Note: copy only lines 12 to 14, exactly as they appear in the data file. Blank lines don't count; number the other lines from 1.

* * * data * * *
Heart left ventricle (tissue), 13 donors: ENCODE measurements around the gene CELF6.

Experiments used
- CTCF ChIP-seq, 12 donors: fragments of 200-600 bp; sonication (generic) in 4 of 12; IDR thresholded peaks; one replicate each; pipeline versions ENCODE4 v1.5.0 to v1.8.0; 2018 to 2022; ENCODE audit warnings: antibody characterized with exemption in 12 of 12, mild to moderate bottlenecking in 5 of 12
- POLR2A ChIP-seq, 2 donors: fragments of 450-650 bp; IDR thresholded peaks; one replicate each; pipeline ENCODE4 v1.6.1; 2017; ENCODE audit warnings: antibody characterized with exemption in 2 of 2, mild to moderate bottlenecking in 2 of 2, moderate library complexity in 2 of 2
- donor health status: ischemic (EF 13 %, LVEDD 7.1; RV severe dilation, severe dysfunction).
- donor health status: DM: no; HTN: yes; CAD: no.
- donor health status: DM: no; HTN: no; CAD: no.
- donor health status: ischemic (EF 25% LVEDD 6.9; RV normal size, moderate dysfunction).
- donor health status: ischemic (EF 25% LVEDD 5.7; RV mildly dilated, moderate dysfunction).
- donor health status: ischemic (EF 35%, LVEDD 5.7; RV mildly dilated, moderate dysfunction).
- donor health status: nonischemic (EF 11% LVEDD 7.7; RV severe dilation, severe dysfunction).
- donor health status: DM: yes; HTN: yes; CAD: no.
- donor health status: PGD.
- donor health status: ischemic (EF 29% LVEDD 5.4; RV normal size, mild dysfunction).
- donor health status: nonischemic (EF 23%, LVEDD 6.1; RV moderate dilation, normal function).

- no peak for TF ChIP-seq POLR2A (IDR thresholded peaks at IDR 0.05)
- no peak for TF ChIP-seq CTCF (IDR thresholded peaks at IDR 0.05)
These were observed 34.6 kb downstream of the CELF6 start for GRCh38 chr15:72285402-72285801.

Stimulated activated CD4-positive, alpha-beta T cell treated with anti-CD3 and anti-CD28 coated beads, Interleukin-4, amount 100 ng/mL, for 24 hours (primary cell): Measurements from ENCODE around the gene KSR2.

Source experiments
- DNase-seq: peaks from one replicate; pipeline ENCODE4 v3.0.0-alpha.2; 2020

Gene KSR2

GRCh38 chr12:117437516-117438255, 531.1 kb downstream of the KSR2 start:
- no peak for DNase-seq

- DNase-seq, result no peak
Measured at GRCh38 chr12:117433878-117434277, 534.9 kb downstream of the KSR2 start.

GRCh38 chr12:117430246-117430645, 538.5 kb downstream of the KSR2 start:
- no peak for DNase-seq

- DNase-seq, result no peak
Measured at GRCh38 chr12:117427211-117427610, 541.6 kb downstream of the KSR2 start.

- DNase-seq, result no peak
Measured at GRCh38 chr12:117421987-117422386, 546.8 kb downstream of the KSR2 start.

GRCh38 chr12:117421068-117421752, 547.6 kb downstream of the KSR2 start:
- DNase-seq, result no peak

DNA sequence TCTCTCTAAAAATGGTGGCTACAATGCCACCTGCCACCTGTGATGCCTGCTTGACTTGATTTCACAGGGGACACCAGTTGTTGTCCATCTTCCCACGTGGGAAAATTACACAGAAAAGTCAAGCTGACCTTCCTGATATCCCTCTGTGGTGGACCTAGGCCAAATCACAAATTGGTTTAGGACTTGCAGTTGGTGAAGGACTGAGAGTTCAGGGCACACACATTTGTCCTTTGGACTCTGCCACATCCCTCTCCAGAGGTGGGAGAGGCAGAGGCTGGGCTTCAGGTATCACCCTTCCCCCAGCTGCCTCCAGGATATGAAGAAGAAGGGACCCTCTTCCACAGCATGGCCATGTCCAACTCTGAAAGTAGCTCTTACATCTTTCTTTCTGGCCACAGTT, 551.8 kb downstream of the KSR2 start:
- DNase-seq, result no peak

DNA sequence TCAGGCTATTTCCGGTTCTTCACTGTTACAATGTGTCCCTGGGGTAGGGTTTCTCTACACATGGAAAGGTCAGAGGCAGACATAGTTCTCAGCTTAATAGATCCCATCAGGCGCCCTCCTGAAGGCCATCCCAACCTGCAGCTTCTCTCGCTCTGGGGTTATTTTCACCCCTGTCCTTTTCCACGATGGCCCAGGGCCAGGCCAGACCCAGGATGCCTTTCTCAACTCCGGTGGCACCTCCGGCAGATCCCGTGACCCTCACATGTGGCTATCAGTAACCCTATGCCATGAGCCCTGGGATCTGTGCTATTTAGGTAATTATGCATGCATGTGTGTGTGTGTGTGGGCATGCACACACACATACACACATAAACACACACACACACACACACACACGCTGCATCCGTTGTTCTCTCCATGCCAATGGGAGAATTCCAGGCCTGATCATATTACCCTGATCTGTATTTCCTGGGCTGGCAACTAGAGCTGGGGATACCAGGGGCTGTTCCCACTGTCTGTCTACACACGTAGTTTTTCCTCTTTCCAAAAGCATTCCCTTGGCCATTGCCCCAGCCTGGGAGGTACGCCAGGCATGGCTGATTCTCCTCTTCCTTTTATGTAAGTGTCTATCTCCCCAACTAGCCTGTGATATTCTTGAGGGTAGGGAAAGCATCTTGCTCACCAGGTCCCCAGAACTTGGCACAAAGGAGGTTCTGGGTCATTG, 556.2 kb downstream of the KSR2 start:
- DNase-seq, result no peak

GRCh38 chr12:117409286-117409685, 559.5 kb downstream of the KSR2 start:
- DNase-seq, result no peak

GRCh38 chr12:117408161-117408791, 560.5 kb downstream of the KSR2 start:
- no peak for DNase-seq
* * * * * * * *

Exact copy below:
- donor health status: DM: yes; HTN: yes; CAD: no.
- donor health status: PGD.
- donor health status: ischemic (EF 29% LVEDD 5.4; RV normal size, mild dysfunction).